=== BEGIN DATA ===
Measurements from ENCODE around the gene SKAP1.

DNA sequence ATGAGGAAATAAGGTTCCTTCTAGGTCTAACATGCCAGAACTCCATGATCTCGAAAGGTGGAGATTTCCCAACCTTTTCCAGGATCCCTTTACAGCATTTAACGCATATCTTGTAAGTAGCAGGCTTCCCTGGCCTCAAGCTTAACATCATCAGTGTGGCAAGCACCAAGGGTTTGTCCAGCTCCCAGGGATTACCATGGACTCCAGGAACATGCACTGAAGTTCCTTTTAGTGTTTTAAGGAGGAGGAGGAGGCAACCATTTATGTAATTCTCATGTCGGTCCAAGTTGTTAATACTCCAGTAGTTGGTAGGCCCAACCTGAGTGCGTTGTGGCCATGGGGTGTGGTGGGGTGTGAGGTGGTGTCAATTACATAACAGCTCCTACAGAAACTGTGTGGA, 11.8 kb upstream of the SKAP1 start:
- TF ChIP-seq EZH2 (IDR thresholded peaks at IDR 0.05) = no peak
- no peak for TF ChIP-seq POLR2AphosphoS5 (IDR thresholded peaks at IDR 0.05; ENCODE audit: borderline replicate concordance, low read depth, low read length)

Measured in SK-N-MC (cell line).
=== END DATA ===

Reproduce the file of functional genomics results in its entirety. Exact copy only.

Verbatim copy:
Measurements from ENCODE around the gene SKAP1.

DNA sequence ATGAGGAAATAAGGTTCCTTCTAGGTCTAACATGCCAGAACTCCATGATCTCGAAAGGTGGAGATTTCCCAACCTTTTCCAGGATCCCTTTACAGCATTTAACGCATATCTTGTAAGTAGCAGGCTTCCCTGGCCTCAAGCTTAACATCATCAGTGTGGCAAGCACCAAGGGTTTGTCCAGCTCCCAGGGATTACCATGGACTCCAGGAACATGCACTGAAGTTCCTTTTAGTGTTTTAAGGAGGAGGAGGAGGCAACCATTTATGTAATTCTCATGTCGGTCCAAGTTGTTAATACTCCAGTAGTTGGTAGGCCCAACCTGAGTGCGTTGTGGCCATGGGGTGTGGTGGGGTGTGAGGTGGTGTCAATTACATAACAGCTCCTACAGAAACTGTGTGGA, 11.8 kb upstream of the SKAP1 start:
- TF ChIP-seq EZH2 (IDR thresholded peaks at IDR 0.05) = no peak
- no peak for TF ChIP-seq POLR2AphosphoS5 (IDR thresholded peaks at IDR 0.05; ENCODE audit: borderline replicate concordance, low read depth, low read length)

Measured in SK-N-MC (cell line).